The anti-inflammatory drug canakinumab is associated with a significantly lower rate of recurrent cardiovascular events compared with placebo, a finding that was independent of lipid-level lowering, according to research published in the New England Journal of Medicine.

Paul M. Ridker, MD, from the Center for Cardiovascular Disease Prevention, Brigham and Women’s Hospital in Boston, and colleagues conducted a randomized, double-blind trial of canakinumab, a therapeutic monoclonal antibody that targets interleukin-1β. The Canakinumab Anti-inflammatory Thrombosis Outcome Study (CANTOS) included 10,061 patients who had a previous myocardial infarction and a high-sensitivity C-reactive protein (hsCRP) level of 2 mg/L or greater. The researchers compared 3 doses of canakinumab (50 mg, 150 mg, and 300 mg, administered subcutaneously every 3 months) with placebo. Canakinumab is approved for systemic juvenile idiopathic arthritis and multiple periodic fever syndromes.

The primary efficacy end point was nonfatal myocardial infarction, nonfatal stroke, or cardiovascular death. A key secondary end point included the components of the primary end point, in addition to hospitalization for unstable angina that led to urgent revascularization. Another key secondary end point was the incidence of new-onset type 2 diabetes among patients with prediabetes at randomization, which was not included in the published findings.

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Trial enrollment was conducted between April 2011 and March 2014, and the last trial visit was in June 2017. Of the 17,482 patients who previously had a myocardial infarction and had undergone screening in the central laboratory, 10,061 (57.6%) underwent randomization and had received at least 1 dose of canakinumab or placebo. Participants had a mean age of 61 years, 25.7% were women, and 40.0% had diabetes. Most participants had undergone previous revascularization procedures — 66.7% had had percutaneous coronary intervention, and 14.0% had undergone coronary-artery bypass grafting.

At 48 months, the researchers found that the median reduction from baseline in the hsCRP level was 26 percentage points greater in the group who received the 50-mg dose of canakinumab, 37 percentage points greater in the 150-mg group, and 41 percentage points greater in the 300-mg group than in the placebo group. Lipid levels from baseline were not reduced with use of canakinumab.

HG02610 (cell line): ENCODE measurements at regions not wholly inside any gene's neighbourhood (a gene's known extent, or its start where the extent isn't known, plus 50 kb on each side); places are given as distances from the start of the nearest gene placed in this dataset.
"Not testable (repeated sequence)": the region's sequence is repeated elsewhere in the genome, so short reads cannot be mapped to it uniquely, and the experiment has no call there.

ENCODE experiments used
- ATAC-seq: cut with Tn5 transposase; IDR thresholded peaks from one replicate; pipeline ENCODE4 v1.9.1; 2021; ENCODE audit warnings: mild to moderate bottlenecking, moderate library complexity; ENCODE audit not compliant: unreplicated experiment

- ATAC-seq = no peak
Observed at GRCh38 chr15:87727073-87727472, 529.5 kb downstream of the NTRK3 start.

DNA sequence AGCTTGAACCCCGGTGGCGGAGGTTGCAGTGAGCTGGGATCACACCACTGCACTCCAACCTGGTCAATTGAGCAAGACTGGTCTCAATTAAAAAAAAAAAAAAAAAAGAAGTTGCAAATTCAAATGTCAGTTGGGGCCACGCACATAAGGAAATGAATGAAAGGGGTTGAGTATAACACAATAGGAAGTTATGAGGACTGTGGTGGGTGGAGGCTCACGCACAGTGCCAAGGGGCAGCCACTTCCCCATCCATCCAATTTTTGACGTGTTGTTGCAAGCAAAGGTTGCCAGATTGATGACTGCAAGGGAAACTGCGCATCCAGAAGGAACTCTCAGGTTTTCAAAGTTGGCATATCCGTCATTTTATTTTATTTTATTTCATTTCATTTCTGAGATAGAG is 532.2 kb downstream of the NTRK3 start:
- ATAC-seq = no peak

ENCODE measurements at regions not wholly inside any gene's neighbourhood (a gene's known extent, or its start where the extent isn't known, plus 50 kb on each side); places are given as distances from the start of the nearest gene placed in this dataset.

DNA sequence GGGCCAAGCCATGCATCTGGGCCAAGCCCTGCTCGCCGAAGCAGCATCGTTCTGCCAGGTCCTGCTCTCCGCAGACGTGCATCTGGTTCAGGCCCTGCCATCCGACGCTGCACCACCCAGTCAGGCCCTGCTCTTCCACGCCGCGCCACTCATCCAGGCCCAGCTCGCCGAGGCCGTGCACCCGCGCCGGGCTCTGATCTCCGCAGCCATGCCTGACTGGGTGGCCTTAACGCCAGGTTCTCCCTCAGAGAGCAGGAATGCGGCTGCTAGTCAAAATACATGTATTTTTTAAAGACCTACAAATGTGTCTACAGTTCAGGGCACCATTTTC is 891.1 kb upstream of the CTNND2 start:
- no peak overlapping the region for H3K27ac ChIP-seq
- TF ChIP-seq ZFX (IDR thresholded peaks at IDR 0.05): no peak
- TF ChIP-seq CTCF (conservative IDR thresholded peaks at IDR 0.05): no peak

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At a median follow-up of 3.7 years, the incidence rate for the primary end point was 4.50 events per 100 person-years in the placebo group, 4.11 events per 100 person-years in the 50-mg group, 3.86 events per 100 person-years in the 150-mg group, and 3.90 events per 100 person-years in the 300-mg group. Compared with placebo, the hazard ratios were 0.93 in the 50-mg group, 0.85 in the 150-mg group, and 0.86 in the 300-mg group.

According to the investigators, the 150-mg dose met the prespecified threshold for statistical significance regarding the primary end point and the secondary end point that also included hospitalization for unstable angina leading to urgent revascularization (hazard ratio vs placebo, 0.83).

Among adverse events, neutropenia was more common in participants who received canakinumab than in those in the placebo group, and significantly more deaths were attributed to infection or sepsis in the pooled canakinumab groups than in the placebo group (incidence rate, 0.31 vs 0.18 events per 100 person-years).

“CANTOS was designed to test directly the inflammatory hypothesis of atherothrombosis,” stated the study authors. “In this trial, in patients with a history of myocardial infarction, the levels of high-sensitivity C-reactive protein and interleukin-6 were significantly reduced from baseline by canakinumab, as compared with placebo, with no significant reduction in lipid levels from baseline.”